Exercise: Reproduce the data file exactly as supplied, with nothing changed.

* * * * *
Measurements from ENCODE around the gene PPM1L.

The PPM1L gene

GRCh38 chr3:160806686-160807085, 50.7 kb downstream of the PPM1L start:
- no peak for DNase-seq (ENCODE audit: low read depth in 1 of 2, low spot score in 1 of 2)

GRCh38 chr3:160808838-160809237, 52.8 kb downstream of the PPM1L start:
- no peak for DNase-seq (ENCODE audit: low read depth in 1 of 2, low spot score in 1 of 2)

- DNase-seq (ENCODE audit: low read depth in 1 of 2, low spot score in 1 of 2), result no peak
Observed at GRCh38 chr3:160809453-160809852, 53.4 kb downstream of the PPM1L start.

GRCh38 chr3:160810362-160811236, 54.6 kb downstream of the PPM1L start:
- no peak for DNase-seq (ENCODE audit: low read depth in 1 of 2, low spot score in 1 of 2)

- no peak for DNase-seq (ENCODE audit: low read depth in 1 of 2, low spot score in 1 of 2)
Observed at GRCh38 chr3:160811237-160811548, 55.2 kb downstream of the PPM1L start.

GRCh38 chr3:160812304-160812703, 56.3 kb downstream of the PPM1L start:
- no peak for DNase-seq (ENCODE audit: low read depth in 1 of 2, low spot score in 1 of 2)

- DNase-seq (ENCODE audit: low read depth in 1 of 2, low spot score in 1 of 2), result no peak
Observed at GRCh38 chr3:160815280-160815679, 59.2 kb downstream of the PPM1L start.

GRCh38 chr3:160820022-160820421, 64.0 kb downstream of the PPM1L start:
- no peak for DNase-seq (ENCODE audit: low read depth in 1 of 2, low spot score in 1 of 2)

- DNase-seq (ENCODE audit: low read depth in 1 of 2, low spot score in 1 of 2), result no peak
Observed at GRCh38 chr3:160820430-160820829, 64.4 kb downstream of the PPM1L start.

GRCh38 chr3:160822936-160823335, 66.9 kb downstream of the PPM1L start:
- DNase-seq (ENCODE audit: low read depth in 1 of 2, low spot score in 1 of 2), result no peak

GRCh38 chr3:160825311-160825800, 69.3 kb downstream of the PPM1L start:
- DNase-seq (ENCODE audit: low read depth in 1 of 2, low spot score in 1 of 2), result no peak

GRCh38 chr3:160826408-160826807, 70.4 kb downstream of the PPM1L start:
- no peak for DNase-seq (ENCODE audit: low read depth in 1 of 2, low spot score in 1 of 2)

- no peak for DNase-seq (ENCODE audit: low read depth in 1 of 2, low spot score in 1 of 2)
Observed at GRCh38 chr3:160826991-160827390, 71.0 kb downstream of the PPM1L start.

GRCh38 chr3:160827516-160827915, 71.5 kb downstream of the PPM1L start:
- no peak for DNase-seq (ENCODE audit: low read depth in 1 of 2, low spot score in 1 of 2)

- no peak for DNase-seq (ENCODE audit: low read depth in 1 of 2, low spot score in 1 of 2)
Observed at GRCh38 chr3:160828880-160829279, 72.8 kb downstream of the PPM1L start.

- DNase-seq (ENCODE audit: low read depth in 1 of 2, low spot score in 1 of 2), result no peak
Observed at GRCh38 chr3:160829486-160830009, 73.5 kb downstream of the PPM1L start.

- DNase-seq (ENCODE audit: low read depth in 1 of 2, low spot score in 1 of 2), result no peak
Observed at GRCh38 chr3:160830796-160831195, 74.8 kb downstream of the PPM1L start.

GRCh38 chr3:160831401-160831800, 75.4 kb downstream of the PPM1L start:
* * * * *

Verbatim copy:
Measurements from ENCODE around the gene PPM1L.

The PPM1L gene

GRCh38 chr3:160806686-160807085, 50.7 kb downstream of the PPM1L start:
- no peak for DNase-seq (ENCODE audit: low read depth in 1 of 2, low spot score in 1 of 2)

GRCh38 chr3:160808838-160809237, 52.8 kb downstream of the PPM1L start:
- no peak for DNase-seq (ENCODE audit: low read depth in 1 of 2, low spot score in 1 of 2)

- DNase-seq (ENCODE audit: low read depth in 1 of 2, low spot score in 1 of 2), result no peak
Observed at GRCh38 chr3:160809453-160809852, 53.4 kb downstream of the PPM1L start.

GRCh38 chr3:160810362-160811236, 54.6 kb downstream of the PPM1L start:
- no peak for DNase-seq (ENCODE audit: low read depth in 1 of 2, low spot score in 1 of 2)

- no peak for DNase-seq (ENCODE audit: low read depth in 1 of 2, low spot score in 1 of 2)
Observed at GRCh38 chr3:160811237-160811548, 55.2 kb downstream of the PPM1L start.

GRCh38 chr3:160812304-160812703, 56.3 kb downstream of the PPM1L start:
- no peak for DNase-seq (ENCODE audit: low read depth in 1 of 2, low spot score in 1 of 2)

- DNase-seq (ENCODE audit: low read depth in 1 of 2, low spot score in 1 of 2), result no peak
Observed at GRCh38 chr3:160815280-160815679, 59.2 kb downstream of the PPM1L start.

GRCh38 chr3:160820022-160820421, 64.0 kb downstream of the PPM1L start:
- no peak for DNase-seq (ENCODE audit: low read depth in 1 of 2, low spot score in 1 of 2)

- DNase-seq (ENCODE audit: low read depth in 1 of 2, low spot score in 1 of 2), result no peak
Observed at GRCh38 chr3:160820430-160820829, 64.4 kb downstream of the PPM1L start.

GRCh38 chr3:160822936-160823335, 66.9 kb downstream of the PPM1L start:
- DNase-seq (ENCODE audit: low read depth in 1 of 2, low spot score in 1 of 2), result no peak

GRCh38 chr3:160825311-160825800, 69.3 kb downstream of the PPM1L start:
- DNase-seq (ENCODE audit: low read depth in 1 of 2, low spot score in 1 of 2), result no peak

GRCh38 chr3:160826408-160826807, 70.4 kb downstream of the PPM1L start:
- no peak for DNase-seq (ENCODE audit: low read depth in 1 of 2, low spot score in 1 of 2)

- no peak for DNase-seq (ENCODE audit: low read depth in 1 of 2, low spot score in 1 of 2)
Observed at GRCh38 chr3:160826991-160827390, 71.0 kb downstream of the PPM1L start.

GRCh38 chr3:160827516-160827915, 71.5 kb downstream of the PPM1L start:
- no peak for DNase-seq (ENCODE audit: low read depth in 1 of 2, low spot score in 1 of 2)

- no peak for DNase-seq (ENCODE audit: low read depth in 1 of 2, low spot score in 1 of 2)
Observed at GRCh38 chr3:160828880-160829279, 72.8 kb downstream of the PPM1L start.

- DNase-seq (ENCODE audit: low read depth in 1 of 2, low spot score in 1 of 2), result no peak
Observed at GRCh38 chr3:160829486-160830009, 73.5 kb downstream of the PPM1L start.

- DNase-seq (ENCODE audit: low read depth in 1 of 2, low spot score in 1 of 2), result no peak
Observed at GRCh38 chr3:160830796-160831195, 74.8 kb downstream of the PPM1L start.

GRCh38 chr3:160831401-160831800, 75.4 kb downstream of the PPM1L start: